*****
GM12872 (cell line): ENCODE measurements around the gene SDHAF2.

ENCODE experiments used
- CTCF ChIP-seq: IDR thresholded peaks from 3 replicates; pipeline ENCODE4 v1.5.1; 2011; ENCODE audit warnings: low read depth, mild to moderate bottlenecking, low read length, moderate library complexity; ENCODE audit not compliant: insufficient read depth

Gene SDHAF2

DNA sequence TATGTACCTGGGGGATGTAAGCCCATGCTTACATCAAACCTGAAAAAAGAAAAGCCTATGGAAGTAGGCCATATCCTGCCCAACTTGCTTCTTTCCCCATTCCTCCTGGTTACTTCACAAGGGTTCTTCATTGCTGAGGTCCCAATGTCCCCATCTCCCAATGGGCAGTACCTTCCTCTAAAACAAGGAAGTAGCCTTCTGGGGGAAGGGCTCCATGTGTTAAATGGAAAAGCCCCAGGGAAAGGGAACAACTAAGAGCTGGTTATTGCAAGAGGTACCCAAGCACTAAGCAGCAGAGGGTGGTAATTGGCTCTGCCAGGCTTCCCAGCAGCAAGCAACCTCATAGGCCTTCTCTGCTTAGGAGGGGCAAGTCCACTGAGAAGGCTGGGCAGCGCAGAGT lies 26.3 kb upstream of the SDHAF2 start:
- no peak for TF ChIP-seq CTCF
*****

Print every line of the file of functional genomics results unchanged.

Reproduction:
GM12872 (cell line): ENCODE measurements around the gene SDHAF2.

ENCODE experiments used
- CTCF ChIP-seq: IDR thresholded peaks from 3 replicates; pipeline ENCODE4 v1.5.1; 2011; ENCODE audit warnings: low read depth, mild to moderate bottlenecking, low read length, moderate library complexity; ENCODE audit not compliant: insufficient read depth

Gene SDHAF2

DNA sequence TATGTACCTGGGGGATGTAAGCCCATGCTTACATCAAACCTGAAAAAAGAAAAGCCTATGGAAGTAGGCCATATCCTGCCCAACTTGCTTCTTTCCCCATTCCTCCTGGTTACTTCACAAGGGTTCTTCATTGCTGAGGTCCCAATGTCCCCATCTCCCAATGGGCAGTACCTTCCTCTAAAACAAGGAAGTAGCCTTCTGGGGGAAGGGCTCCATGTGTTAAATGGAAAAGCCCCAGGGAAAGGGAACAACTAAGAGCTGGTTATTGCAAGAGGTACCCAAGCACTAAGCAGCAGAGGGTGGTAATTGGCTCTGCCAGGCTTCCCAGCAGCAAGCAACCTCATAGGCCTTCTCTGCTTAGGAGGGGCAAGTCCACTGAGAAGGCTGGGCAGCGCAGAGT lies 26.3 kb upstream of the SDHAF2 start:
- no peak for TF ChIP-seq CTCF